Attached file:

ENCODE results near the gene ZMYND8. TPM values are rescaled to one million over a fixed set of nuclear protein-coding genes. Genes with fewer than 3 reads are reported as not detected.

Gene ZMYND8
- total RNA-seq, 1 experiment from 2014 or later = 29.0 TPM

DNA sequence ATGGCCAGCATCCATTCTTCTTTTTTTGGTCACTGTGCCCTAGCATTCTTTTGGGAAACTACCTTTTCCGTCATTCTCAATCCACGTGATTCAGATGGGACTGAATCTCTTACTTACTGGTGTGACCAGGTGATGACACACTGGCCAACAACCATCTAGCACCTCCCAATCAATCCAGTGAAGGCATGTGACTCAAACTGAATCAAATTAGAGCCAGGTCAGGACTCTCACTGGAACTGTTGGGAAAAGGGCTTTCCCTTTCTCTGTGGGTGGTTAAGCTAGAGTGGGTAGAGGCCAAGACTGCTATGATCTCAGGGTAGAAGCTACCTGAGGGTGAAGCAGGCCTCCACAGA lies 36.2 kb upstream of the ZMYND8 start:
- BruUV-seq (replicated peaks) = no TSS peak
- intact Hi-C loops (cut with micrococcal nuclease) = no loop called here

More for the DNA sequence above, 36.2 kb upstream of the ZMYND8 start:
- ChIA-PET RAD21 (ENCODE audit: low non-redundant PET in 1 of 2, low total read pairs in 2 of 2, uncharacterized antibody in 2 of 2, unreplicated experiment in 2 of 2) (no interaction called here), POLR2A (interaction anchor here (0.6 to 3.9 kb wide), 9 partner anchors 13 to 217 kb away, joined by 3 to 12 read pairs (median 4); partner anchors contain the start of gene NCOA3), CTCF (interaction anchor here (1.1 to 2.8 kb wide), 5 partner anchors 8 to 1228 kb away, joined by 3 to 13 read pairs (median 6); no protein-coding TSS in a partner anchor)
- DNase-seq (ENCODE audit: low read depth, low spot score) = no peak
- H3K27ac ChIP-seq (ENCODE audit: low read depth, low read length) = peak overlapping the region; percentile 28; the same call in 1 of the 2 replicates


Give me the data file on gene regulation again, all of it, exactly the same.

ENCODE results near the gene ZMYND8. TPM values are rescaled to one million over a fixed set of nuclear protein-coding genes. Genes with fewer than 3 reads are reported as not detected.

Gene ZMYND8
- total RNA-seq, 1 experiment from 2014 or later = 29.0 TPM

DNA sequence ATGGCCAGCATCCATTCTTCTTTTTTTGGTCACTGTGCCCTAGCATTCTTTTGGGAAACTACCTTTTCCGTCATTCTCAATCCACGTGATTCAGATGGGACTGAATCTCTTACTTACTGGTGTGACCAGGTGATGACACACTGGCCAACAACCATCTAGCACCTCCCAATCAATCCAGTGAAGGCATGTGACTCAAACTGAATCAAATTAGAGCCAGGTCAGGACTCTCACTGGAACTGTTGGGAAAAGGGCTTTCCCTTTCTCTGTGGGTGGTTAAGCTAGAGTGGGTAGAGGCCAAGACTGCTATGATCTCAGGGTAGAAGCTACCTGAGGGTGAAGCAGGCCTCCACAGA lies 36.2 kb upstream of the ZMYND8 start:
- BruUV-seq (replicated peaks) = no TSS peak
- intact Hi-C loops (cut with micrococcal nuclease) = no loop called here

More for the DNA sequence above, 36.2 kb upstream of the ZMYND8 start:
- ChIA-PET RAD21 (ENCODE audit: low non-redundant PET in 1 of 2, low total read pairs in 2 of 2, uncharacterized antibody in 2 of 2, unreplicated experiment in 2 of 2) (no interaction called here), POLR2A (interaction anchor here (0.6 to 3.9 kb wide), 9 partner anchors 13 to 217 kb away, joined by 3 to 12 read pairs (median 4); partner anchors contain the start of gene NCOA3), CTCF (interaction anchor here (1.1 to 2.8 kb wide), 5 partner anchors 8 to 1228 kb away, joined by 3 to 13 read pairs (median 6); no protein-coding TSS in a partner anchor)
- DNase-seq (ENCODE audit: low read depth, low spot score) = no peak
- H3K27ac ChIP-seq (ENCODE audit: low read depth, low read length) = peak overlapping the region; percentile 28; the same call in 1 of the 2 replicates